A Grimm Testing Story

Sit down children, and let me tell you a story.

Once upon a time, in a land far, far, away, where computers were made of gingerbread and circuits made from carefully laid 20nm icing, there existed a city of programmer fairies, ruled by a reasonable king and several queens. The fairies used to write software for their king and queens, who in turn exchanged it with other kingdoms for pizza and caffeine based drinks. The fairies coded by the age honoured techniques of old: they wrote some code, then ran it, tested it by hammering away at the ui and then, when it broke, wrote changes to fix the problem. The fairies did this day in and day out, and the amount of time they spent actually writing any code was dwarfed by the amount of time they spent hammering at the UI to check that what they wrote work. The kingdom was doing well enough, and most of the fairies had enough pizza, and almost enough caffeine.

But the fairies were unhappy. Some of them even sang a little minor-key song about how unhappy they were. The work was tedious and dull, and the fairies wanted nothing more than to get on with actually solving problems rather than having to test their code all the time.

Then one day, an especially bright fairy (who for the sake of social-justice, came from a poor family with birth-control problems) decided that they could take away some of the tedium of testing little bits of their software by writing other bits of code which would test the bits for them. With a few of these “tests”, they no longer had to worry how these bits behaved. If it broke, they were told by the test runner goblin, who was fast, efficient, and could run multiple tests at once. It took the fairies time to learn these new “tests”, and it was slow at first (slower than the old method), but the developers felt freer, and were better able to handle the change requests sent down by the king and queens.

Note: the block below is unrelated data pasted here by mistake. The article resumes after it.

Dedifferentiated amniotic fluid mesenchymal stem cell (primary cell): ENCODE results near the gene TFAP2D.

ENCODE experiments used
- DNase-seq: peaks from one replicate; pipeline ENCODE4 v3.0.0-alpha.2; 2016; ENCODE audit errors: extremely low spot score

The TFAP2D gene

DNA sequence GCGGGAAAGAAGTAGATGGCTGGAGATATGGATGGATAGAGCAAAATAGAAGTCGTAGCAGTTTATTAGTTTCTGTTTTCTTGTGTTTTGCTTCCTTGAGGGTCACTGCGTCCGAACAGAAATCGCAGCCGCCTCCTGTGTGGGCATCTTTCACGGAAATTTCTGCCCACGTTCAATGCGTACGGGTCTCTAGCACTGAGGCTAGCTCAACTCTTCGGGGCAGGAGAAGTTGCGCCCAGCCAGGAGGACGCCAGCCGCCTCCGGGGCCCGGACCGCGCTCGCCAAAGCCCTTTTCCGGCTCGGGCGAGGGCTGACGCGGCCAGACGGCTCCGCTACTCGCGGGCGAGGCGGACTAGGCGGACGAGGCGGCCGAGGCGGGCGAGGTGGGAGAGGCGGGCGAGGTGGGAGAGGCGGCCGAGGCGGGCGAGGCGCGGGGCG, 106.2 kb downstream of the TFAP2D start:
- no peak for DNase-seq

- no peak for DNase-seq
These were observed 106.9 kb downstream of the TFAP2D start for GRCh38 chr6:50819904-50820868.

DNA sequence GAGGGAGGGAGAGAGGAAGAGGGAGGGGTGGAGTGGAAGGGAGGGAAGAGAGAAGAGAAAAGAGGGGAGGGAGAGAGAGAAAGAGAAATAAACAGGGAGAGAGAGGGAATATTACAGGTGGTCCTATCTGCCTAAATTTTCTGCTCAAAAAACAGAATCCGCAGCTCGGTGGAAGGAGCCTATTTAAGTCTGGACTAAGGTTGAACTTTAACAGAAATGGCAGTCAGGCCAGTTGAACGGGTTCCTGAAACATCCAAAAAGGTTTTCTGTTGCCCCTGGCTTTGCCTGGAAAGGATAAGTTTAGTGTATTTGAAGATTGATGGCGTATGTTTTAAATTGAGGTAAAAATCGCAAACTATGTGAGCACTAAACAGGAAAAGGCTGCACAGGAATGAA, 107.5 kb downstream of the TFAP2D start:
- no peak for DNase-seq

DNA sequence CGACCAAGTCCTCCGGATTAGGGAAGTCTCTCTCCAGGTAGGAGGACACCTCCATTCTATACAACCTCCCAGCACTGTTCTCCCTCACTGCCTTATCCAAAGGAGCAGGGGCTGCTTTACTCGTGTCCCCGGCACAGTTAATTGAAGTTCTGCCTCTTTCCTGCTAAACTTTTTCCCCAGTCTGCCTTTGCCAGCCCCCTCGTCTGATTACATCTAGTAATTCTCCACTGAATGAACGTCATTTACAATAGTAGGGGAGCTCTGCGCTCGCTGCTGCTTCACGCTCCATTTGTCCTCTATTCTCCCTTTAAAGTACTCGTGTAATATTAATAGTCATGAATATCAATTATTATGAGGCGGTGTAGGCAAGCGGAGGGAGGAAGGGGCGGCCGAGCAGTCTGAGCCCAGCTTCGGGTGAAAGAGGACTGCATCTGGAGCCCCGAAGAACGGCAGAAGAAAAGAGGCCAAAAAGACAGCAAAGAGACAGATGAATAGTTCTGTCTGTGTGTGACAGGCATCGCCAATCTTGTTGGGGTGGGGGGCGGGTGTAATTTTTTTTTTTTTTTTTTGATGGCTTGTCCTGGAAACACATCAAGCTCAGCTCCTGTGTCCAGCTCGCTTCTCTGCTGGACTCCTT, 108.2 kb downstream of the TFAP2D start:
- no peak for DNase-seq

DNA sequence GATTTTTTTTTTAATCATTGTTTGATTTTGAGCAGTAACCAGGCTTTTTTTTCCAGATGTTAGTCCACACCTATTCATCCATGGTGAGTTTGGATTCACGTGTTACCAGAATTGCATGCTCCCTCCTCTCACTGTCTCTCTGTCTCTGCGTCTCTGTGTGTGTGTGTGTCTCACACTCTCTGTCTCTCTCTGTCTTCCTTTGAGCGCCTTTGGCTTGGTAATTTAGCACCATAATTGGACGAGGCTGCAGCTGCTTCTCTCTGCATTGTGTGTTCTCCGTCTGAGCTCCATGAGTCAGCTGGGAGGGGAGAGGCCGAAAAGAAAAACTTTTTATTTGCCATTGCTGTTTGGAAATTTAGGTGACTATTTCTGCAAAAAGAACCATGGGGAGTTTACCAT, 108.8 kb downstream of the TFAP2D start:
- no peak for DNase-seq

Some of the fairies resisted the new ideas, and didn’t trust code to test other code or didn’t trust the goblins to run the code correctly and blankly refused to use the new idea. They believed in their old techniques, and carried on coding and testing by hand. “It had worked for so long, so why change it now?”, they told themselves. When the change requests came down from the king and queens, they found their code brittle, and worked longer hours to fix it. They became embittered and resented the enlightened fairies. They took to the dark, fearing the daylight and all it implied. Some became system administrators.

Then an epiphany came to an especially clever fairy (who for the sake of fairy-tale narrative, may have aspirations towards one of the kingdom’s princessess). They decided that as well as testing individual bits of the software, they could also test overall behaviours of their software. This felt like magic, as now once they had written about the behaviour of a bit of their software, they didn’t have to perform those actions again – the magic did the heavy lifting for them. This was even better, and the kingdom ran even more smoothly! The king and queen were elated, as changes were handled for customers quickly, and the kingdom ended up stockpiling pizza and trading it on the open market.

But the reclusive developers became embittered, and left the kingdom. They hid under bridges and shied away from the light and other developers. They didn’t want to share, they didn’t want to learn, and their bodies became twisted and grey, they lost their wings, and their eyes became bigger, and could no longer look at the light. They became trolls, and cursed the kingdom for what they had become, despite their fate being by their own hand.